My wife of 31 years, Michèle, is a clinical psychologist employed by New York State who suffered a broken right shoulder at the end of May. It is mending satisfactorily, and there now only a few daily functions with which she needs help, primarily lifting heavy objects. Although she can manage on her own for the most part, she may not for some time be able to help my parents much if they need her. Our daughter Kate, 21 years old, is not available to help, either. She left a couple of weeks ago for Swaziland to work for a nongovernmental organization, at what you may imagine is very low pay, in aid of her future career plans and consistent with our entire family’s long-standing dedication to public service.  

In addition, if placed on probation I intend to seek and accept whatever employment I can obtain. This will serve two purposes, one private and one public. First, our family is in need of income to replenish our depleted savings and even to meet our current expenditures, not to mention our hope of repaying the many people who have helped us financially throughout these events.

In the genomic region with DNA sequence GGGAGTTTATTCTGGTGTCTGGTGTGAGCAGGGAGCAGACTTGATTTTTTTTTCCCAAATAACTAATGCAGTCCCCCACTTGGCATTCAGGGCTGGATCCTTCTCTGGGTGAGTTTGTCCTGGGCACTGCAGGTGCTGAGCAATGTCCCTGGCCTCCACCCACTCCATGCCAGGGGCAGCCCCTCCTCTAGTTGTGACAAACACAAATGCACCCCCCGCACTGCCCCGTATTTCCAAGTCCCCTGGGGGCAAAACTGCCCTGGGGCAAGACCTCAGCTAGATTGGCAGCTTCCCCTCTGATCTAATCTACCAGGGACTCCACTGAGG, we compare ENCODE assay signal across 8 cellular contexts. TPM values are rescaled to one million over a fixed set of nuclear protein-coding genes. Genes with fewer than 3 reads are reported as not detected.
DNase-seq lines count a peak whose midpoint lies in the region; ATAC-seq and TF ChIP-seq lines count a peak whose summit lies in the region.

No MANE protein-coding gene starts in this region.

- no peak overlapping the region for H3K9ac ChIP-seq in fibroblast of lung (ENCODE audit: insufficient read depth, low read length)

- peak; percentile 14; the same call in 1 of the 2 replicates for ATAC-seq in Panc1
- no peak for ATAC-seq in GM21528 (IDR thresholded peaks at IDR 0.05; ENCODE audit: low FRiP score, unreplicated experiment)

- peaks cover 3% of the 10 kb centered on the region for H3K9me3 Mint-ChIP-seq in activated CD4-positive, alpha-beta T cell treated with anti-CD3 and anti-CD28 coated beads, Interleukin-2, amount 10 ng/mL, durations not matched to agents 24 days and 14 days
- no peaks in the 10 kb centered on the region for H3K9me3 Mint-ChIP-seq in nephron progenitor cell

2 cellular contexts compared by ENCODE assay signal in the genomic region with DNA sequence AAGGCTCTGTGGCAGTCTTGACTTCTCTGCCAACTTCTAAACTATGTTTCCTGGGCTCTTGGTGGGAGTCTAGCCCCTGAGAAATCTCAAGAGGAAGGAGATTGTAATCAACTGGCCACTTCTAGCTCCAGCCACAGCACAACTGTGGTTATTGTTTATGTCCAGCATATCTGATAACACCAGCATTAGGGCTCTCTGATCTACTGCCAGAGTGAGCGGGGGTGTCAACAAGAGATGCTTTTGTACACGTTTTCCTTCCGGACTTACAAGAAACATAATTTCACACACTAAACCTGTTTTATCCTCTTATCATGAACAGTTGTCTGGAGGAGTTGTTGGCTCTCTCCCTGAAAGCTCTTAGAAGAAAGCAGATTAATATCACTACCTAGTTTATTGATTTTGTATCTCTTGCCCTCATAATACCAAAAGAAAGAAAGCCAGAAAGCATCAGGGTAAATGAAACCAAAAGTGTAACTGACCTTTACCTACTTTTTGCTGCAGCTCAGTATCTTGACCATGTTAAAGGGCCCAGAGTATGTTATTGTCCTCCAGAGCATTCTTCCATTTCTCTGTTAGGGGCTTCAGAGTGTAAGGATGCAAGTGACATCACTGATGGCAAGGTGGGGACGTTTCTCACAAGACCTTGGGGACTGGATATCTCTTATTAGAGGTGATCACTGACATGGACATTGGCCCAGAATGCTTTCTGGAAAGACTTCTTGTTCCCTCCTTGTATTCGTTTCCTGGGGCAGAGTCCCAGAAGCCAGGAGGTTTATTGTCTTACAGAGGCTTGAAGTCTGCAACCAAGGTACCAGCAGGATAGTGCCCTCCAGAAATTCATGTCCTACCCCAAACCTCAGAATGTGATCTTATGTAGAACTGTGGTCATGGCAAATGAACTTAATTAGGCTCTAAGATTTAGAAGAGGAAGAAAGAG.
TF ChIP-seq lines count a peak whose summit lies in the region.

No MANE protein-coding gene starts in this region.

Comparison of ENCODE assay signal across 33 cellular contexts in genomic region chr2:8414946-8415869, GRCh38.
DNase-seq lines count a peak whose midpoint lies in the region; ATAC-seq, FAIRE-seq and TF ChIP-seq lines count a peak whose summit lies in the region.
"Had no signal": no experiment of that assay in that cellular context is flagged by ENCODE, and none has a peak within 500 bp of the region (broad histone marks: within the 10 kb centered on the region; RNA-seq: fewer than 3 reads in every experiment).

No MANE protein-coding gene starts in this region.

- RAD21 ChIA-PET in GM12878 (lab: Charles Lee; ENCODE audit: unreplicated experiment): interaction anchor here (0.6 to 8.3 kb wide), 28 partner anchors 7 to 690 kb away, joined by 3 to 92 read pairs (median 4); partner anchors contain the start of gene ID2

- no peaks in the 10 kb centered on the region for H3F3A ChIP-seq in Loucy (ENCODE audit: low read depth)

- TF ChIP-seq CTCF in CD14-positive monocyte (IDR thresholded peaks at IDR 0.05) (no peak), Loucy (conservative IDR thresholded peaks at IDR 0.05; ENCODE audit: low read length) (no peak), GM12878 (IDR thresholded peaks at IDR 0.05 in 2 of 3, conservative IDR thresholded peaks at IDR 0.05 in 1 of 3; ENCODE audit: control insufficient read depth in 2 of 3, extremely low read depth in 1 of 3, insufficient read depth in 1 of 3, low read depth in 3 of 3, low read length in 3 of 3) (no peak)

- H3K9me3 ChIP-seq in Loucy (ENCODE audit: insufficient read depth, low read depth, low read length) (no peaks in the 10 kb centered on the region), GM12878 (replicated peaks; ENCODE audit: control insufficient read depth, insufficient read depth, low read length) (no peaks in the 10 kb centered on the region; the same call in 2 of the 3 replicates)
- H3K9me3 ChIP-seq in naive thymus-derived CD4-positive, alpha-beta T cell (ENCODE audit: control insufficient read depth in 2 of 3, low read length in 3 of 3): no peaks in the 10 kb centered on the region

Second, as many of the documents you reviewed pointed out, when employed I could be paying taxes instead of consuming them. And of course I would be available and willing to perform any community service required of me, whether of a professional nature such as advising governments and small businesses or of a more menial nature, such as helping to clear litter from roadways.  

It would be inexcusable if I did not now acknowledge my profound gratitude to the more than 100 people who wrote support letters, fully aware of the nature of the crime of which I have been convicted. If there is a bright side to these events for me and my family, it has been the many ways in which we have been made aware of the love and support of so many people who cannot hope to gain any benefit for themselves by helping us.  

In conclusion, I need to say again that I fully understand the deeply offensive nature of the crime of which I have been convicted, but I also believe that the material Your Honour has reviewed fully supports my request to be sentenced to community supervision in probation. Thank you.